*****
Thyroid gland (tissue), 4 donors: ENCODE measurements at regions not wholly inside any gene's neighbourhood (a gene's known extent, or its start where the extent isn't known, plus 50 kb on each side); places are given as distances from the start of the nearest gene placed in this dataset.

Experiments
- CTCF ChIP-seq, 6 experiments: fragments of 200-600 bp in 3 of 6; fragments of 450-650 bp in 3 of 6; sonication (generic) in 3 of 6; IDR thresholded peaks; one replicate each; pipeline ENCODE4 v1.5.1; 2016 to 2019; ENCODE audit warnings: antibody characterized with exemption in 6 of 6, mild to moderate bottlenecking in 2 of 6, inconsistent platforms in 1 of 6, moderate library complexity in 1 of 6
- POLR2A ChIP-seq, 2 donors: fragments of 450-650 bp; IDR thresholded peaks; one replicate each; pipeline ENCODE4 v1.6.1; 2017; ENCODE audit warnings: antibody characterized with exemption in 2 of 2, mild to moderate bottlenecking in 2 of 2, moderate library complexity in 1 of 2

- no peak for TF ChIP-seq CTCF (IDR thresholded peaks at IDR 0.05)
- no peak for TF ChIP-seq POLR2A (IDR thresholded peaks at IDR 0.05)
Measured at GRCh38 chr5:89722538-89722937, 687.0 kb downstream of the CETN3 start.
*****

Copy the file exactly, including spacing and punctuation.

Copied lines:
Thyroid gland (tissue), 4 donors: ENCODE measurements at regions not wholly inside any gene's neighbourhood (a gene's known extent, or its start where the extent isn't known, plus 50 kb on each side); places are given as distances from the start of the nearest gene placed in this dataset.

Experiments
- CTCF ChIP-seq, 6 experiments: fragments of 200-600 bp in 3 of 6; fragments of 450-650 bp in 3 of 6; sonication (generic) in 3 of 6; IDR thresholded peaks; one replicate each; pipeline ENCODE4 v1.5.1; 2016 to 2019; ENCODE audit warnings: antibody characterized with exemption in 6 of 6, mild to moderate bottlenecking in 2 of 6, inconsistent platforms in 1 of 6, moderate library complexity in 1 of 6
- POLR2A ChIP-seq, 2 donors: fragments of 450-650 bp; IDR thresholded peaks; one replicate each; pipeline ENCODE4 v1.6.1; 2017; ENCODE audit warnings: antibody characterized with exemption in 2 of 2, mild to moderate bottlenecking in 2 of 2, moderate library complexity in 1 of 2

- no peak for TF ChIP-seq CTCF (IDR thresholded peaks at IDR 0.05)
- no peak for TF ChIP-seq POLR2A (IDR thresholded peaks at IDR 0.05)
Measured at GRCh38 chr5:89722538-89722937, 687.0 kb downstream of the CETN3 start.